That being said, the HS coach of most of the youth I train during the off-season does not beleive in stretching, let alone "drills". Can you concisely explain to the HS'ers the importance of neuromuscular stimulus in regards to readiness to race? (Though their coach is not into stretching, he oftentimes allows it if they are armed with good answers to why and what-for--seemingly your explanations are more magical and easier for them to grasp than mine...hmmmm.)
Also, you mentioned that this WU in its entirety is not necessarily targeted to 1500m runners. As my HS'ers typically enjoy the 1600 and 3200, what would you suggest would be a typical progression to incorporate this WU in practice prior to attempting it on race day?
Thanks again for you time and seriously invaluable advice.
(On another note, having Christian in last week's video prompted several to view his amazing leap for the Olympic slot..I just pray they don't try the same tactic during next week's meet...)
Karen k
werner
Coach Jay,

You specifically mention sprinters and middle distance runners being aided by this warm up. Is this one that you would suggest longer (5,000m; 10,000m; Half Marathon) distance runners to avoid?

Thanks,

Will
CoachJay
Will - Good question. First, the fitter your are as 5k or 10k runner the more you need to have a little intensity in your warm-up. That said, this is a great WU for a 5k/10k runner who is doing a 1,500m race pace workout as it ensures that they're fully ready to run. I can't speak for Mike Smith, but I would/do use this on Vo2 days as well for the simple reason that we get more work in. The end of this WU (part 4) IS NOT realistic for for 5k/10k runner, but may be a perfect neuralmuscular stimulus for an 800m runner.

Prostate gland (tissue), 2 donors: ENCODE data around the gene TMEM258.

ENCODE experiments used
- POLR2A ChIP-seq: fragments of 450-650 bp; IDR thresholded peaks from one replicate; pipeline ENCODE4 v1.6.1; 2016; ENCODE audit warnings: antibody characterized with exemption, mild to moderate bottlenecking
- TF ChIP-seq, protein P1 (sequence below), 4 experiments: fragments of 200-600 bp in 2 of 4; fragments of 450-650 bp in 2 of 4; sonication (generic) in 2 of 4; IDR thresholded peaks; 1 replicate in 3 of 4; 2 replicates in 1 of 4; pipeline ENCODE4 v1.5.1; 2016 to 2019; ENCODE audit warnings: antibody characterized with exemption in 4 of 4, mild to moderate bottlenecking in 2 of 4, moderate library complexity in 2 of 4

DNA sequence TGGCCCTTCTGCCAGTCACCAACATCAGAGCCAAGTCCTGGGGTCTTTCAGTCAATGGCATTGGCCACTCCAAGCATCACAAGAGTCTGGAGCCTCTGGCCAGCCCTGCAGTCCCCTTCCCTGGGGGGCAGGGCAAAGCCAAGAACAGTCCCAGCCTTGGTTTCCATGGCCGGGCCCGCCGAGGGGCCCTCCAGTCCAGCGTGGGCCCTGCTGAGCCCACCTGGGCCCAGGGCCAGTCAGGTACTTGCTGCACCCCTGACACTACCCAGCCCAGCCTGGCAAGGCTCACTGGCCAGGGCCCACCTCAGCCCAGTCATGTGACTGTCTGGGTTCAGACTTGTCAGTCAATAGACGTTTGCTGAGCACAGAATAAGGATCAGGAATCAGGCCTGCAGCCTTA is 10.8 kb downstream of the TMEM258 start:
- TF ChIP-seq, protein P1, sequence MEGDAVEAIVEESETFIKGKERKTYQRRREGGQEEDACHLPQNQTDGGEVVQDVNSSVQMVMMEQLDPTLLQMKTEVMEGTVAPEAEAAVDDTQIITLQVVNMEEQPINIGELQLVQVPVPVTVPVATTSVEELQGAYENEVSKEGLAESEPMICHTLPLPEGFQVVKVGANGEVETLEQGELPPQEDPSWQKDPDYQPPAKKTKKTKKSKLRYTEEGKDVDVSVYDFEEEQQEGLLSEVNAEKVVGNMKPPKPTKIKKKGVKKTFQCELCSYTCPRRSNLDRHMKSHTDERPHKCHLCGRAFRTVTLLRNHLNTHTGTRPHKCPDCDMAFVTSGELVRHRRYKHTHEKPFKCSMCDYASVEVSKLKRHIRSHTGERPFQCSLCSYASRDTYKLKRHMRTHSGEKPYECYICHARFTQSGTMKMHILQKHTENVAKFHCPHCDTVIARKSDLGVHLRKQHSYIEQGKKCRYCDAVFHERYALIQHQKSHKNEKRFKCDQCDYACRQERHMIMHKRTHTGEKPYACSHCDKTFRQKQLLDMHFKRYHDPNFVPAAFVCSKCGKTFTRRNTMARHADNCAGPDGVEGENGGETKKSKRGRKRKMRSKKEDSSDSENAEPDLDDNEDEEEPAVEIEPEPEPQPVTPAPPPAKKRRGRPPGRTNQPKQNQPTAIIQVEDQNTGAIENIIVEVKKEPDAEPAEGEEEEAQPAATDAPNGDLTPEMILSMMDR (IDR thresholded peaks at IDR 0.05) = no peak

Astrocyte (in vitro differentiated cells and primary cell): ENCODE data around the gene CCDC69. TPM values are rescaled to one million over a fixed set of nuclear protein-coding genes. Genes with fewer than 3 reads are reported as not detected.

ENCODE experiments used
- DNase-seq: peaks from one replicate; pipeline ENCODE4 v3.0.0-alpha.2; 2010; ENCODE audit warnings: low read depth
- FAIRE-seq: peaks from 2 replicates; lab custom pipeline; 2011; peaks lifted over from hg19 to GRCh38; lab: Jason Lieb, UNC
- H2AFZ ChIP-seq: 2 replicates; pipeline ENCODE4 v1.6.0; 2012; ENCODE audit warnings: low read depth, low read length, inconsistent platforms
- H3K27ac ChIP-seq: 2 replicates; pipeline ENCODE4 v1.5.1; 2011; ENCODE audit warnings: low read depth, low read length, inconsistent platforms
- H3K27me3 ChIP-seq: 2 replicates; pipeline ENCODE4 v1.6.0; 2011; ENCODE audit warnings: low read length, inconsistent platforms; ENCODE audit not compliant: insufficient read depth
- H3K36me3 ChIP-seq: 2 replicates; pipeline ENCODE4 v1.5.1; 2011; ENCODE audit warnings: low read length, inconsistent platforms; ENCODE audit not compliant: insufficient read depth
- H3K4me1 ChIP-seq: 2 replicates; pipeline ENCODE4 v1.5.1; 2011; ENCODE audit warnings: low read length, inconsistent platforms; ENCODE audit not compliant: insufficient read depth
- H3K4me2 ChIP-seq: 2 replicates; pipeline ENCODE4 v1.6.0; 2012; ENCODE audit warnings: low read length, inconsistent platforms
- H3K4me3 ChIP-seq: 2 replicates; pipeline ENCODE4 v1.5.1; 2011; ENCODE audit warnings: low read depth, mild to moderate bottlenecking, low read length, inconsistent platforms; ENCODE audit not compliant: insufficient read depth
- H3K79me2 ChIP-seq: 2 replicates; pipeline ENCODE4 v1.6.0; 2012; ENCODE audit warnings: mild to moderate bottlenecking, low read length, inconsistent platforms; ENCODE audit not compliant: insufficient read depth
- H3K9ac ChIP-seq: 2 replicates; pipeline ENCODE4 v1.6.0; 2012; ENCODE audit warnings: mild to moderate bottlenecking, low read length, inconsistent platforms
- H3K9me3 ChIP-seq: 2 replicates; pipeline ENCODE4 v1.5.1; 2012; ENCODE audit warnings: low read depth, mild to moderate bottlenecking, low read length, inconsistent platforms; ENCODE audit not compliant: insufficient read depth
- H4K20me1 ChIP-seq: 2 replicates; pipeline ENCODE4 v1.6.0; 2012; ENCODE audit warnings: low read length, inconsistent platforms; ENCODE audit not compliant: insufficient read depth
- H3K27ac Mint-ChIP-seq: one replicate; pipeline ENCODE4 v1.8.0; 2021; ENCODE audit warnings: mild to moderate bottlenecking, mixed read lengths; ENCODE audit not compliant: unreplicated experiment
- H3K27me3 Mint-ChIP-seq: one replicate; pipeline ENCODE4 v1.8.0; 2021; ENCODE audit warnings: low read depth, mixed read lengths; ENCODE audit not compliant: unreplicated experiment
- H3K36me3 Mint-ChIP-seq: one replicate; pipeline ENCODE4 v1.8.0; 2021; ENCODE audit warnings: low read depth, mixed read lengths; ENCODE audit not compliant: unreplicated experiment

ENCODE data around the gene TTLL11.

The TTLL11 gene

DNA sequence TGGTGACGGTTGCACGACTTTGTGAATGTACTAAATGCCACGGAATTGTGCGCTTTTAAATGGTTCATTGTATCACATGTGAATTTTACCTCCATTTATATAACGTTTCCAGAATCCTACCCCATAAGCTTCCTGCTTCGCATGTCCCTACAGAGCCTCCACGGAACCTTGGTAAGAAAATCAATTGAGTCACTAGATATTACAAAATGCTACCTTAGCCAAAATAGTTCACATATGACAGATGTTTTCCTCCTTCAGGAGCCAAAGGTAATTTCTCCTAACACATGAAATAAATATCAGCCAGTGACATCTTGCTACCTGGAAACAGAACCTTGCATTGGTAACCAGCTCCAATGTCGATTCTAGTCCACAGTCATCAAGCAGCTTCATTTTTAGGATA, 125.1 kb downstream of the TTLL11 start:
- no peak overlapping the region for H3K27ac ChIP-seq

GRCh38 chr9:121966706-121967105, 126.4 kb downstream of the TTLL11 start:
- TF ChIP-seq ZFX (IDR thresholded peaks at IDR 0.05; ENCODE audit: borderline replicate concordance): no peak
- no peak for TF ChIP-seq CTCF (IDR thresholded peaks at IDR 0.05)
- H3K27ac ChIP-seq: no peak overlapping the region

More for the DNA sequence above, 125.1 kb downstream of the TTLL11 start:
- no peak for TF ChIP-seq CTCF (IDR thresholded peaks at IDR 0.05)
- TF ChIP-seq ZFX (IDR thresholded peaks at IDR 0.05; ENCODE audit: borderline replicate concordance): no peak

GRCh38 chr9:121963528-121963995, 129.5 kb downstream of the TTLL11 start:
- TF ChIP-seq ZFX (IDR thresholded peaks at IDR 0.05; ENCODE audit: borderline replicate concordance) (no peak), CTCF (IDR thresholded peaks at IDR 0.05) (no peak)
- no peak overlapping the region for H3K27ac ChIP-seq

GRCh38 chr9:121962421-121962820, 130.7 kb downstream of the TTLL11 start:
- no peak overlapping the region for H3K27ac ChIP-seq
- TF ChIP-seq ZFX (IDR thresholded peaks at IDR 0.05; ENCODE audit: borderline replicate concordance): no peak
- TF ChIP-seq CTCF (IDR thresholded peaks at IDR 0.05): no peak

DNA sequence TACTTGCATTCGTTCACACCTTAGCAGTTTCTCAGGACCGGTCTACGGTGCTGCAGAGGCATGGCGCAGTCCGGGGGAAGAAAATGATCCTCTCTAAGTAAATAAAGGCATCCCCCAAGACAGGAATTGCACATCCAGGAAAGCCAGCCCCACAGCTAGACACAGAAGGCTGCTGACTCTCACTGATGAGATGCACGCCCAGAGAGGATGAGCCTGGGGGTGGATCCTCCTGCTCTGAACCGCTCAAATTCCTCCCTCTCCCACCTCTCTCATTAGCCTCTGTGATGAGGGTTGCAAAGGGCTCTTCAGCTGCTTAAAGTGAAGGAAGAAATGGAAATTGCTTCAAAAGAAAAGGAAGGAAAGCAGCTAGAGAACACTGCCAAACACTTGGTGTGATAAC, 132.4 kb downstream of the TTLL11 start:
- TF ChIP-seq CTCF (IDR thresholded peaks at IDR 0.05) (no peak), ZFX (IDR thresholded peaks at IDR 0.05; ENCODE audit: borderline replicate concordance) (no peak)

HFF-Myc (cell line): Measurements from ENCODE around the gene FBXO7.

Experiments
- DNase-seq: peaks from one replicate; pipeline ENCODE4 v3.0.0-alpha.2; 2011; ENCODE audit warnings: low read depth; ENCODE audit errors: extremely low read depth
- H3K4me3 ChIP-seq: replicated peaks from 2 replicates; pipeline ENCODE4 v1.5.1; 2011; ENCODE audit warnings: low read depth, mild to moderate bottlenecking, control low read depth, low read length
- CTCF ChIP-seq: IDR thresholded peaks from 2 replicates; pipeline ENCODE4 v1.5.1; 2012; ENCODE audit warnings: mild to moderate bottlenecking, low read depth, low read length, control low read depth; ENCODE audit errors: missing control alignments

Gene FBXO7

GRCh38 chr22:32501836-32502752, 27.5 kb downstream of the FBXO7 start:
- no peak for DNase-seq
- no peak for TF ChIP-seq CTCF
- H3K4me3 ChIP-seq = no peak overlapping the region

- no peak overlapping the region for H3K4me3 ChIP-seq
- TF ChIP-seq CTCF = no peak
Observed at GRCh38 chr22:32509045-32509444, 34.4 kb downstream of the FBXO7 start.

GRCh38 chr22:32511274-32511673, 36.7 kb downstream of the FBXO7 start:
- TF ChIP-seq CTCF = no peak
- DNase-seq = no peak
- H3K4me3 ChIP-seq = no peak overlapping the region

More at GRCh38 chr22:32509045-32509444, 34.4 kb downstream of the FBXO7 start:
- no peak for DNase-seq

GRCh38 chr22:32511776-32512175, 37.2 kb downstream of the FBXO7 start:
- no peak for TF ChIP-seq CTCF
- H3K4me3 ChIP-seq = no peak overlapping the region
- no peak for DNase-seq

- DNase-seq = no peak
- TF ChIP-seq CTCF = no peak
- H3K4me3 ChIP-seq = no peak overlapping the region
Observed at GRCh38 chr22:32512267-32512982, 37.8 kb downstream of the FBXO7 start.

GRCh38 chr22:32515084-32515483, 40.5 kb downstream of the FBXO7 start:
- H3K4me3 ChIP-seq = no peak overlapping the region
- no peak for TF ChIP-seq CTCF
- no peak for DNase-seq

I'm working on a couple of WU videos that are similar to this in that they ask the athlete to do more than 20 minutes and 3-4 strides, yet one is 5k specific and one is a 1,500m competition WU; both are easier than the full tempo WU. They will likely be seen later this year on Tuesday Tips.

Thanks for your question Will and if you have more questions feel free to ask.
CoachJay
Okay, this is a GREAT question...and a question I can't really answer. I very much believe in the theory that very light ecentric work is a great way to improve patellar issues...but it's tough to do that during the season. The cool thing about you getting the DVD is that we have 3 different exercises in the DVD the focus just on the pattela...so I guess I couldn't have scripted this better - you're about to get a DVD that may help you stay healthy in that area.

I'm always saying "find a good Physical Therapist (PT)" in my Nike posts but it's because I really believe that, especially with a patellar issue.

In regards to a Competition WU - yes, Sara Vaughn did some of this prior to her race this weekend in Boston...but she's being doing this in practice prior to her workouts for 3 years.

You can experiment with this prior to workouts, but keep your race WU simple.

...but just wait as we have a REALLY cool WU video coming here on Runnerspace in the coming weeks.

Thanks VegRunner...though I wouldn't want to run behind you given what some veggies "magically" do to tummy ;-)
vegrunner

Coach Jay:


I recently came off of a patellar tendinitis injury, would this type of warm-up, specifically the squats help to prevent a reoccurence of the injury?  Also, would you recommend doing this warm-up prior to a race?


Thanks,


Matthew Knott